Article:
The confessions of the deadly sins are followed by a resolve that the whole company should go on a pilgrimage to find Truth. As nobody knows where to search, they blunder around all day before finding a vastly experienced pilgrim whose mementos and trophies declare that he has been almost everywhere. Asked for directions to find Truth

"'Not me, never met him', the man riposted.
No pilgrim or palmer with pikestaff and bundle
Has ever asked me for anyone like him."                          

This is a typical Langland expression of his opinion. Piers give his own directions for finding Truth by giving the names of moral virtues to geographical features. Then Piers is mentioned for the first time. in the role of a simple agricultural worker. He knows Truth as his employer: an honest person who rewards him fairly for his work. Piers is asked to lead  the company on pilgrimage  and makes a long speech about the spiritual behaviour needed by a pilgrim and about entry into heaven. It is full of 'mini-allegories' and does not move the story on. But each of those allegories is thoughtful and stands up.

Piers will lead the pilgrimage, but only after he has done his proper work, which is to till a half-acre.  This will delay the start, and some of the women in the company want to know how they should fill in the waiting time.              

"And you, lovely ladies, with your long fingers,
Take silk and sendal to sew when you've time
Chasubles for chaplains for the church's honour."    

Also in the company is a knight who says that he is perfectly willing to help but knows nothing about ploughing. He is told that his duty is to protect society, for which work he has been given special skills and privileges. He must not allow his status to give him great ideas, for in;

"charnelhouse at church, churls are hard to distinguish,
Or a knight from a knave: know this in your heart."

The project is hindered by idle workmen who are discovered drinking and singing when the supervisor (Piers) walks round. The remedy is to call up Hunger, who motivates the shirkers.

"Blind men and bedridden invalids by the thousand
suddenly got better, and people who had sat about
begging for money underwent immediate recoveries."

Piers asks Hunger to suggest how he himself can persuade folk to work hard. The answer becomes a long Langland moan about idleness, and drifts into the debilitating effects of eating and drinking too much, or unhealthy things. That in turn gives him the opportunity for a blast at doctors who enrich themselves. If people looked after their bodies, Langland feels,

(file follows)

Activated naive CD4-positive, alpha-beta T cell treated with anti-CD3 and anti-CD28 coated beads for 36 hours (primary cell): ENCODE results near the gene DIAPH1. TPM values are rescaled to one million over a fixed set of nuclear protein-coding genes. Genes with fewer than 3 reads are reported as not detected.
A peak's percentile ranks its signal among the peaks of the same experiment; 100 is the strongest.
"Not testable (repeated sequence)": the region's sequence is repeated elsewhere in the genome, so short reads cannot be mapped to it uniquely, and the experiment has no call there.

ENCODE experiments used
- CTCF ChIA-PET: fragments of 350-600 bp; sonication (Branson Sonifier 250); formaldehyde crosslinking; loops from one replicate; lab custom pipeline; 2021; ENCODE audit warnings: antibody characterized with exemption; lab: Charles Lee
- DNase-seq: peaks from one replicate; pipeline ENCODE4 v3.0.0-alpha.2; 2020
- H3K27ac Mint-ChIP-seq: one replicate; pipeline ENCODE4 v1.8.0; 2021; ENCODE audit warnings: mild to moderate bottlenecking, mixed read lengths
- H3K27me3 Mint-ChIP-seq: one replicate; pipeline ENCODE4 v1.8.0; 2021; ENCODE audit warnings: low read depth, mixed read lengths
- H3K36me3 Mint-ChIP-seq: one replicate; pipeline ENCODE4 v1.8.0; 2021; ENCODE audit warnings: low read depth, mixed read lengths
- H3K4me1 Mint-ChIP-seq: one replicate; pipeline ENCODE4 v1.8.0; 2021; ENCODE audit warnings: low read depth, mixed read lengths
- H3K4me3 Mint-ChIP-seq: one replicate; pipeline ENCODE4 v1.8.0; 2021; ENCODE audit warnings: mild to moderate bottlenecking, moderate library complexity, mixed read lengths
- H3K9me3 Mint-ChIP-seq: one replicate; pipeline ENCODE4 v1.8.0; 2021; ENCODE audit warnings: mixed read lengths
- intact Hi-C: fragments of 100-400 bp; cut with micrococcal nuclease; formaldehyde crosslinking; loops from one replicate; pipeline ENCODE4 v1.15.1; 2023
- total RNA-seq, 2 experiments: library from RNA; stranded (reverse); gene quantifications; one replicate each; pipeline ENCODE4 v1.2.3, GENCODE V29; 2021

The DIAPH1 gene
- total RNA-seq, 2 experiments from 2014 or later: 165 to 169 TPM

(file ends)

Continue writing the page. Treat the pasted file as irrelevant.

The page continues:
"That Sir Physic will have to forfeit his fur
And his gold-tasselled cloak for a good bowl ot gruel.
And will find himself forced to abandon his profession
And to learn to live from work on the land.
For deceitful physicians are assassins, God help them!
Folk die from their drugs before destiny wills it."        

But Hunger then refuses to go away. So the story morphs into a tale of the yearly cycle, with hard times when stock from last year is running out and good times when the new corn comes to market.

"Everyone cheered up, and started feeding Hunger with
nothing but the best; and taking a leaf out of Glutton's
book, they put him to sleep with a draught of strong ale."

The pilgrimage never starts. There is a message from Truth telling Piers to stay at home and get on with his ploughing,

"He had him hold himself at home and harrow his acre;

Truth also sent Piers a pardon. The church in those days issued various grades of pardon which forgave sin or saved the sinner from punishment.  They made getting into heaven easier. Going on pilgrimage also facilitated entry, so it is not quite clear how this relates to Langland's desire to save his soul. Is he saying that a pardon makes going on pilgrimage unnecessary or is he denying the value of pilgrimage anyway? But the pardon certainly plays a major part in the search because it gets scrutinised by a priest - one who could actually read - who describes the pardon, saying;

",,,,,,there is no pardon in it,
But Do Well and have well, and God shall have thy soul,
And do evil and have evil, and you may hope only
That after your death day the devil shall take you."    

The dreamer spends many lines of poetry debating the efficiency of qualifications  that will get him into heaven:  documents issued by the church authorities or a life lived righteously. He names the latter alternative as Do Well and the following sections of the poem are a search for Do Well as an allegorical character.

"But to trust to  these triennials, truly I consider
Is not so safe for the soul, surely, as Do Well!"          

"Thus robed in russet I roamed the country
All a summer season, seeking for Do Well." 

                                 WHICH WAY TO GO?


                       CHASUBLES FOR CHAPLAINS


                       CHARNELHOUSE AT CHURCH



                             WHAT DOES IT MEAN?

                              ALL A SUMMER SEASON


The search starts when the dreamers meets a pair of friars and finds them unsatisfactory. Then he meets THOUGHT. Go back to the beginning by clicking on HOME. Or click on THOUGHT-WIT-STUDY to progress.